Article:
El Chichón: Composition of Plume Gases and Particles

Science  02 Dec 1983:
Vol. 222, Issue 4627, pp. 1018-1021
DOI: 10.1126/science.222.4627.1018


Aircraft measurements were made of trace gases, atmospheric particles, and condensed acid volatiles in the plume of El Chichón volcano, Chiapas, Mexico, in November 1982. Hydrogen sulfide was the primary gaseous sulfur species in the plume at the time of collection. Concentrations of 28 elements were determined by neutron activation analysis of particulate material from the plume. Rates of trace element emission to the atmosphere for each species were estimated by normlization to the simultaneously determined total sulfur emission rate. The volatile elements sulfur, chlorine, arsenic, selenium, bromine, antimony, iodine, tungsten, and mercury were enriched relative to bulk pyroclastic material by factors of 60 to 20,000. Arsenic, antimony, and selenium were associated predominantly with small (≥ 3 micrometer) particles. Calcium and sodium were present almost exclusively on larger particles and aluminum and manganese were bimodally distributed. Ashladen particulate material injected into the stratosphere during the early violent eruptions was enriched by factors of 10 to 30 relative to ash in some of the same elements observed in the quiescent plume.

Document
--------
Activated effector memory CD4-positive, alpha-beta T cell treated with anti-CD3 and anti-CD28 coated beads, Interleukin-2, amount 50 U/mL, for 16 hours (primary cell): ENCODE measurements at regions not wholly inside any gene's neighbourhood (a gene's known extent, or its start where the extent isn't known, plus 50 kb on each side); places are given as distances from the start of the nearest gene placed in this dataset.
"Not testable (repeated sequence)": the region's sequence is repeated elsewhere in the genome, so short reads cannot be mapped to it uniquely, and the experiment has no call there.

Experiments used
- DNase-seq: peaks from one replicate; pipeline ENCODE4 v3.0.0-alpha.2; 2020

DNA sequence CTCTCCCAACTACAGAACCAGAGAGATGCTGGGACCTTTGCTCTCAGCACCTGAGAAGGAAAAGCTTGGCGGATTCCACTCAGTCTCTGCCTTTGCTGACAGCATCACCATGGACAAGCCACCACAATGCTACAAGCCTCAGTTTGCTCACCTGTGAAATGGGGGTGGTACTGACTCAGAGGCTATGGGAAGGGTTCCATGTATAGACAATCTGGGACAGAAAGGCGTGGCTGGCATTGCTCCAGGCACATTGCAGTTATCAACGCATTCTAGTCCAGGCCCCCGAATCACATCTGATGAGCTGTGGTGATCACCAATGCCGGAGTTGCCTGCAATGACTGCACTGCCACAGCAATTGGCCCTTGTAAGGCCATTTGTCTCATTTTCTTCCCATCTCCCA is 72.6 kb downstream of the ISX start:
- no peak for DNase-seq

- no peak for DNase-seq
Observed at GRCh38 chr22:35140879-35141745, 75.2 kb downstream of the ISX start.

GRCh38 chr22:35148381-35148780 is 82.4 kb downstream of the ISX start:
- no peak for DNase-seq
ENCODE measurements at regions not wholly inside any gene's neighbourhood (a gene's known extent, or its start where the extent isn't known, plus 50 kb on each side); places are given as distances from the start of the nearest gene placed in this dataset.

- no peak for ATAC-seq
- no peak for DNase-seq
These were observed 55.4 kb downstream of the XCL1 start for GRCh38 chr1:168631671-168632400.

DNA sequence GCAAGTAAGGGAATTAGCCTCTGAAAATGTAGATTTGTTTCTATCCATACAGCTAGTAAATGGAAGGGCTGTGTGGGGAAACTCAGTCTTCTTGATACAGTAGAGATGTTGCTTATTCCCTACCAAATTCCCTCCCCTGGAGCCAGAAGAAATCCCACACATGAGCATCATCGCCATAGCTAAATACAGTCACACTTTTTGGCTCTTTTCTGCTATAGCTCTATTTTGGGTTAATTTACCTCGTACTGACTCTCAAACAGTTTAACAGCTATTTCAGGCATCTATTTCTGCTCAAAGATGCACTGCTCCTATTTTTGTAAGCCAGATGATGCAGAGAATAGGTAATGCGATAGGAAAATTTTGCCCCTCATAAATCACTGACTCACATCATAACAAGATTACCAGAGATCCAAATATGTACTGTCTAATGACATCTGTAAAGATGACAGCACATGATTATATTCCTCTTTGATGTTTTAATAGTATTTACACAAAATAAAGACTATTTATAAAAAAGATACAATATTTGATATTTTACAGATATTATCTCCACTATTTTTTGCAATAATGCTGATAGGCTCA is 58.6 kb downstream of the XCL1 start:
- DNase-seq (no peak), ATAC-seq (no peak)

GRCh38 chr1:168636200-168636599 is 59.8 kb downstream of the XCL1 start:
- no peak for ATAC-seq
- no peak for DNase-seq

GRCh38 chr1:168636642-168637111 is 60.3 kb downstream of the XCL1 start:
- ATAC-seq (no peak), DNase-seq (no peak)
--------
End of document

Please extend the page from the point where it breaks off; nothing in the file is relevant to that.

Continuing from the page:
Related Content